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Mussoorie’s Western Edge



Sometimes I wonder whether my living in Landour makes me partial to the place. After all, our two symbiotic twins, Landour-Mussoorie, were joined by the umbilical cord of the Mall Road before they merged and became one. Did Mussoorie come too close to the siren songs of the Money God, while Landour managed to cling on to bits and pieces of the past?

Glance at the rear view mirror and you see two unlikely neighbours, living in the western edge of Mussoorie come together in a time when the place was just five-years old and had only thirtyeight houses. One was a geologist and the other an engineer and they were to blaze a trail of innovation and discovery.

Twenty-nine year old Dr. Hugh Falconer had been appointed the first superintendent of Saharanpur’s Botanical Gardens and had built a house, calling it Logie, next to Vermont, now a boutique hotel. As chance would have it, in nearby Dumbarnie, today’s Manav Bharati School, lived Proby Cautley, who was six years his junior. But given their diverse backgrounds, I cannot for the life of me put a bead on what exactly brought them together.

Awaiting approval for his Ganga Canal project, a restless Cautley soldiered on by designing two smaller canals, barely five feet wide, in the Doon valley. One was the eleven mile long Bijapur Canal that irrigates 7,500 acres west of Dehradun. To break the severe slope, he incorporated 96 artificial falls. The other was the twelve mile long Rajpur Canal, to bring drinking water to the Doon which had 10 watermills along its length. They were forerunners for the singular obsession of his life the Ganga Canal.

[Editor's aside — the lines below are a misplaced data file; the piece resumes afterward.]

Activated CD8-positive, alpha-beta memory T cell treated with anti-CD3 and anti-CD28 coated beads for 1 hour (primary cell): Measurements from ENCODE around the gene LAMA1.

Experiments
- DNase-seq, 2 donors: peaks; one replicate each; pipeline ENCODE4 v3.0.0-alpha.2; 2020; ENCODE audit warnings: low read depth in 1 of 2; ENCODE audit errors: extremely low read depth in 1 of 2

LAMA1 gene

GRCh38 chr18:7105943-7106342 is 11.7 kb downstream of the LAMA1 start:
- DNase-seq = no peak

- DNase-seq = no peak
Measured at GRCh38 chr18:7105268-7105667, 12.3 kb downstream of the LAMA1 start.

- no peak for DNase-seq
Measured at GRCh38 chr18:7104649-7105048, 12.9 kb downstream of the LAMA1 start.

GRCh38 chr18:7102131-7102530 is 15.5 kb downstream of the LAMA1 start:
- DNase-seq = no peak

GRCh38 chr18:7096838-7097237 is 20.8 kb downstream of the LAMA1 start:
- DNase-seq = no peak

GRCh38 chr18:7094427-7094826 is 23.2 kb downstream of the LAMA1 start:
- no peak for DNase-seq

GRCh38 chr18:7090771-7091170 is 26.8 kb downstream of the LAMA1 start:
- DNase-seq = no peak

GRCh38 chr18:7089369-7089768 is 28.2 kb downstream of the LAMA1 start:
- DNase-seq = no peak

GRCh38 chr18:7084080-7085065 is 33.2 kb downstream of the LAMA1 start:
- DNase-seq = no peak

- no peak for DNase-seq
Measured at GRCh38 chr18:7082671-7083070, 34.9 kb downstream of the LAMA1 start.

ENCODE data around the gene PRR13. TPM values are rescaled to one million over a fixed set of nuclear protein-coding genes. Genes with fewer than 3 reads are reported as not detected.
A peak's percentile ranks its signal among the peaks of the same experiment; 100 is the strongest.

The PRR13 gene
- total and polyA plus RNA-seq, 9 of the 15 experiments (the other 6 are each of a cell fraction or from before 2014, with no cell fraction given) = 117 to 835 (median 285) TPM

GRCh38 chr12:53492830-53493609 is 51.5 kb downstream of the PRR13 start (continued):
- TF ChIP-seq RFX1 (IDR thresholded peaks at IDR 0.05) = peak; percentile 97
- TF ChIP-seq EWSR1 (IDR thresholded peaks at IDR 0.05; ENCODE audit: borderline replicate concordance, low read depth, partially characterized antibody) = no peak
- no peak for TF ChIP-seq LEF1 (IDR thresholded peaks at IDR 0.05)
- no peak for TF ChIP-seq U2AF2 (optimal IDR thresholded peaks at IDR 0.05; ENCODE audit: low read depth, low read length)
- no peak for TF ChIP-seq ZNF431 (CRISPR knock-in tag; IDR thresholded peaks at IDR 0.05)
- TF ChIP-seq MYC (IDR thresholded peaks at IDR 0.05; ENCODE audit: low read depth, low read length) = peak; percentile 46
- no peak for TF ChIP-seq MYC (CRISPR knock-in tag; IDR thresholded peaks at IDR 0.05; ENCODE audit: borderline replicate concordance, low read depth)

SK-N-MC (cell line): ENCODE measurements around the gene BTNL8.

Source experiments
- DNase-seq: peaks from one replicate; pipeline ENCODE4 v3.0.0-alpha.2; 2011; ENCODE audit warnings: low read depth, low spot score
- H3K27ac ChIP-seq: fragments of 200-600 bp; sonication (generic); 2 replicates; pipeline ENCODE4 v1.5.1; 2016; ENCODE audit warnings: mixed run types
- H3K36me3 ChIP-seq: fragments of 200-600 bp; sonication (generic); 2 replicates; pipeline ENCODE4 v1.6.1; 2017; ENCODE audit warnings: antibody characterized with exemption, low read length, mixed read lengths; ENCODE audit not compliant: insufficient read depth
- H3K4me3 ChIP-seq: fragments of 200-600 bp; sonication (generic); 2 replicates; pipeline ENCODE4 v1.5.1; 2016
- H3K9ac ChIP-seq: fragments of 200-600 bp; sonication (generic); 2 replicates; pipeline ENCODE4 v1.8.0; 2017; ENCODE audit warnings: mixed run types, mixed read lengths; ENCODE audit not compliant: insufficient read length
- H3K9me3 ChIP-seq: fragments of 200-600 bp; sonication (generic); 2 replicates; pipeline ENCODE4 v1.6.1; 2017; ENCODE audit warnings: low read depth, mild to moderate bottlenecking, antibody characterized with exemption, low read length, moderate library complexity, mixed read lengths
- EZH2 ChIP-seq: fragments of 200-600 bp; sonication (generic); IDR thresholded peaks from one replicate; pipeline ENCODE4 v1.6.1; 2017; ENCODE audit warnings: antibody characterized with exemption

For those who came in late, here’s a quick recap: the Doab refers to the land between the Ganga and Yamuna rivers. But the terrain was tough, seasonal rivers played havoc and to build a canal in an uneven country was, at best, a mad man’s dream. Imagine a steep gradient where the rush of water rises up to a hundred times in the monsoon and where raos or monsoon torrents sweep away everything in their path.

‘Canal leakages will breed mosquitoes!’ felt some. But there were none. A unique mortar guaranteed that there was no seepage.

A famine that followed drought in 1837 forced a reluctant East India Company to sanction the Captain but only a pittance. With these meagre funds he set out to survey his canal and for six months, scoured the jungles, walked the swamps, measured levels and distances before transferring the collected data on to maps.

The challenge he faced was gigantic. 300,000,000 bricks were baked; millions of burnt bricks were crushed to be used as mortar. To bake bricks 250 square kilometres of forests were cut down and a hundred thousand tonnes of lime went into the mortar. So did jute, ground lentils, wild fruit, gur and finely ground surkhi.

To speed up the project, he brought out India’s first steam engine; laid the first railway line and set up the Thomson College of Engineering, Roorkee. Men like Proby Cautley need no statues because he has a 570 kilometre long memorial called the Ganga Canal.

Meanwhile, Hugh Falconer shared a common interest in palaeontology with Proby Cautley. They discovered that long ages ago, this forty-five miles long and fifteen miles wide valley was an immense fresh-water lake; along it’s sedge roamed prehistoric dinosaurs: woolly mammoths weighing over two thousand pounds, with ten feet tusks; hippopotami; dinosaur gobbling crocodiles; a sabretoothed tiger and a three-toed ancestor of the horse. They discovered a prehistoric giraffe and named it Sivatherium Giganteum: ‘It was one of the most remarkable past tenants of the globe’. Further excavations revealed the fossilised remains of giant ostriches and cranes; and the skulls of primitive camels and the skeletal remains of rhinos, and crocodiles. Falconer announced these finds from the Lower Pliocene period in the Journal of the Asiatic Society of Bengal.

One thing is for certain: this area had once been underwater and the Doon valley, an inland sea. It drained when the Earth’s plates shifted leaving behind these bones to pick.

(Ganesh Saili, born and home-grown in the hills, belongs to those select few whose words are illustrated by their own pictures. Author of two dozen books; some translated into twenty languages, his work has found recognition world-wide.)